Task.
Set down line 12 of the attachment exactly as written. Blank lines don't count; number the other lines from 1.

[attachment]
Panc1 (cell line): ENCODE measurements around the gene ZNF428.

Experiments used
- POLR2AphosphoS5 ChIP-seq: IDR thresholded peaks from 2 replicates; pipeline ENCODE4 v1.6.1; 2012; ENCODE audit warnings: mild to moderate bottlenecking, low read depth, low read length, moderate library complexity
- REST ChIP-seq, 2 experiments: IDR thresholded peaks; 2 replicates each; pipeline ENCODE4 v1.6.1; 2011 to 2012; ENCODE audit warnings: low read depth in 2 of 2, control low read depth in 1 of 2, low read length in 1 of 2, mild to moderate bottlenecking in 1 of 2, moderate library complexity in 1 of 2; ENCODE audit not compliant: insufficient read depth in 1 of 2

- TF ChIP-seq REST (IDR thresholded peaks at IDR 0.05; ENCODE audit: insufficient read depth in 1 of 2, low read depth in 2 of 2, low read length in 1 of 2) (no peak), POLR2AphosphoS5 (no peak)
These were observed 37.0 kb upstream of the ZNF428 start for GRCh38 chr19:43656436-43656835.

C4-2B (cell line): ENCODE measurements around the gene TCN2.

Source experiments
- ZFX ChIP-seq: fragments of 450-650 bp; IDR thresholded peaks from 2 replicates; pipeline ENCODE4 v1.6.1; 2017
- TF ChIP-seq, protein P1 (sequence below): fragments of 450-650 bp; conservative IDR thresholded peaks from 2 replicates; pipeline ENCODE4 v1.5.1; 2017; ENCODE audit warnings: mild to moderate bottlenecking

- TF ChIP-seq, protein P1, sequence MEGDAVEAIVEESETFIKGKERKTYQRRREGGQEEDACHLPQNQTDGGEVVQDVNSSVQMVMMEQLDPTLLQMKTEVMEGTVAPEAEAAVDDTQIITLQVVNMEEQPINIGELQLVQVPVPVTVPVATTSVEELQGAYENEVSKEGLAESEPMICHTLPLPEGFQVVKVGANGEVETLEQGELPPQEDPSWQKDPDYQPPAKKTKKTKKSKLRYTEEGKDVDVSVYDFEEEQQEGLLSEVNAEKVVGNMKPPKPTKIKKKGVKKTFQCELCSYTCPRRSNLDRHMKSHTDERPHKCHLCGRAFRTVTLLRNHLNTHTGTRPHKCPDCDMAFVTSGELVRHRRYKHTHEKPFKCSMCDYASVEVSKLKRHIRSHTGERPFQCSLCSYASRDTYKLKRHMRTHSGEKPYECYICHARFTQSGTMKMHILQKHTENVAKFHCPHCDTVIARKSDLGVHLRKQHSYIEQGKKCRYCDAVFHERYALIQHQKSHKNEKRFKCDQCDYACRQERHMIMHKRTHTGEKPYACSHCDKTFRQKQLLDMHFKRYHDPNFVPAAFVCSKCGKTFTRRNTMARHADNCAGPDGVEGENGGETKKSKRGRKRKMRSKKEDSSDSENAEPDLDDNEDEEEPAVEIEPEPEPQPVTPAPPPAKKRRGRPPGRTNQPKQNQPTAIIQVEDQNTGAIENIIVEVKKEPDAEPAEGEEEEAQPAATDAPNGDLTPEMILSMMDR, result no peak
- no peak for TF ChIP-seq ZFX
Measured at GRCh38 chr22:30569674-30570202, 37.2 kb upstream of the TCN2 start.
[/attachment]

- no peak for TF ChIP-seq ZFX